RADE ŠERBEDŽIJA & Zapadni Kolodvor

Ponosno vam predstavljamo:
U subotu, 13. juna od 20 sati, u Bernhard-Theatru ce nastupiti "RADE ŠERBEDŽIJA & Zapadni Kolodvor"!!!
Zbog ogranicenog broja mjesta, molimo vas da osigurate karte na vrijeme.
Prodajna mjesta: Jelmoli, Bernhard-Theater, Opernhaus, Migros-City, Musik Hug, Jecklin ili online www.bernhard-theater.ch

*Am Samstag, 13. Juni ab 20 Uhr in der Bernhard-Theater durchführen wird "RADE SERBEDZIJA & WINE Vorongai" !!!
Durch die begrenzte Anzahl von Plätzen, stellen Sie bitte sicher Tickets rechtzeitig.
Outlets: Jelmoli, Bernhard-Theater, Opernhaus, Migros-City, Musik Hug, Jecklin oder online www.bernhard-theater.ch

RADE SERBEDZIJA, born 27 July 1946, is a Croatian actor, director and musician. He was one of the most popular Yugoslav actors in the 1970s and 1980s. He is internationally known mainly for his supporting roles in Hollywood films such as Harry Potter and the Deathly Hallows: Part 1, X-Men: First Class, The Saint and Mission: Impossible II, and for his recurring role as former Soviet Army General Dmitri Gredenko in the sixth season of TV action series 24.
Šerbedžija was born in the village of Bunić within Lika region, PR Croatia, FPR Yugoslavia. He is an ethnic Serb from Croatia. In 1969, he graduated from the Academy of Dramatic Arts of the University of Zagreb and then worked as a theatre actor in the City Drama Theatre Gavella and at the Croatian National Theatre in Zagreb. While still a student, Šerbedžija started to play leading roles in films and theater productions. He is remembered as an outstanding Peer Gynt, Don Juan, Melkior Tresić, Oedipus, Hamlet, Leone Glembay and Richard III. Šerbedžija was among the top actors in the former Yugoslavia, as well as an esteemed acting teacher at the Universities of Zagreb and Novi Sad.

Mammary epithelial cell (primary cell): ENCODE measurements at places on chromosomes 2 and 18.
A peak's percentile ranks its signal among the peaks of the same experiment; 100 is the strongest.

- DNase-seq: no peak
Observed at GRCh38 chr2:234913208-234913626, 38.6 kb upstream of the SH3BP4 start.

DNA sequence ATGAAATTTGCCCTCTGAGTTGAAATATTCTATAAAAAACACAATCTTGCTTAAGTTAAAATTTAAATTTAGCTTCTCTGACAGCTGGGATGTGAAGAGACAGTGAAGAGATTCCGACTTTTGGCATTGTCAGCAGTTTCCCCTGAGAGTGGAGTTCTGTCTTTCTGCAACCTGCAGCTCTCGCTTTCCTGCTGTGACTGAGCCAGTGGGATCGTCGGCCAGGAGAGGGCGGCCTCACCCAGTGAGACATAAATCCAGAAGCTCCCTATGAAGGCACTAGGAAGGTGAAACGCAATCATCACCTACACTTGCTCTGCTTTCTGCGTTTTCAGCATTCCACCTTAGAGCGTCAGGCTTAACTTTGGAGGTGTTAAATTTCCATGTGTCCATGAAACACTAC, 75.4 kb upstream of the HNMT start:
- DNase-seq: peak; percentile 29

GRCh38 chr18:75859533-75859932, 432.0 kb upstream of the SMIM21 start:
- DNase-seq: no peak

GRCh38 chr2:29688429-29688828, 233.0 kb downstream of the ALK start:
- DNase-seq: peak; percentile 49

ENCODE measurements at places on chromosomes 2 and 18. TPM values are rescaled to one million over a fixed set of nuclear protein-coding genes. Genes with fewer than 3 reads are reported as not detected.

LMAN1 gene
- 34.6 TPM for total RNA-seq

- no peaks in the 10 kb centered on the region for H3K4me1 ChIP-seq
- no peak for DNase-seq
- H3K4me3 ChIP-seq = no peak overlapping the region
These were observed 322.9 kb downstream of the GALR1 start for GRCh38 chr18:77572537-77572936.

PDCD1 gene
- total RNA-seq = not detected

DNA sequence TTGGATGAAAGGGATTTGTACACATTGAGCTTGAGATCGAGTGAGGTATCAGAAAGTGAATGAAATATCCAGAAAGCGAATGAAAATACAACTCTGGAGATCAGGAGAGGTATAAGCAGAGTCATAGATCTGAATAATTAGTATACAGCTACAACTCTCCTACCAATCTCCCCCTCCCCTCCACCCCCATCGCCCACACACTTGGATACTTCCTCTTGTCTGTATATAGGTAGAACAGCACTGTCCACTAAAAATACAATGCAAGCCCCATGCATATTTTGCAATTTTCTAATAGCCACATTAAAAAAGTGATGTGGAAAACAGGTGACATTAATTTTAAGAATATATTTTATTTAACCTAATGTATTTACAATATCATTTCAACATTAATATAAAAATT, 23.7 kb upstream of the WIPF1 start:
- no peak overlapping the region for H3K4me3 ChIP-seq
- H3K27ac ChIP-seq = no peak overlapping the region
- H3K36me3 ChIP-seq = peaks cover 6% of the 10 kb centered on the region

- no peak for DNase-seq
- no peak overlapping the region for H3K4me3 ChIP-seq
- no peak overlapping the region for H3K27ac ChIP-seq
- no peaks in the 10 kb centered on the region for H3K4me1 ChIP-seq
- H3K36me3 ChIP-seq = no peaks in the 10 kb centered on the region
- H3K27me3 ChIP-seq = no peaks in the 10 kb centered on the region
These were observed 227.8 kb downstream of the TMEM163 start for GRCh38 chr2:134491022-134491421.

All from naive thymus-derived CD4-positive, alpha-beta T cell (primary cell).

In 1964 he first visited the USA, where he enrolled in drama school. Small parts on stage followed for many years until his 1974 breakthrough performance as "Hamlet" at the Dubrovnik Summer Festival made him a star. Although he continued to appear in theatrical productions (notably, "Peer Gynt" and "Oedipus Rex"), Šerbedžija broke into films around the same time. Although many of the more than 40 features he has made in the '70s and '80s have been little-seen outside of Yugoslavia, a handful have received widespread distribution. His early work included the starring role in The Republic of Užice (1974).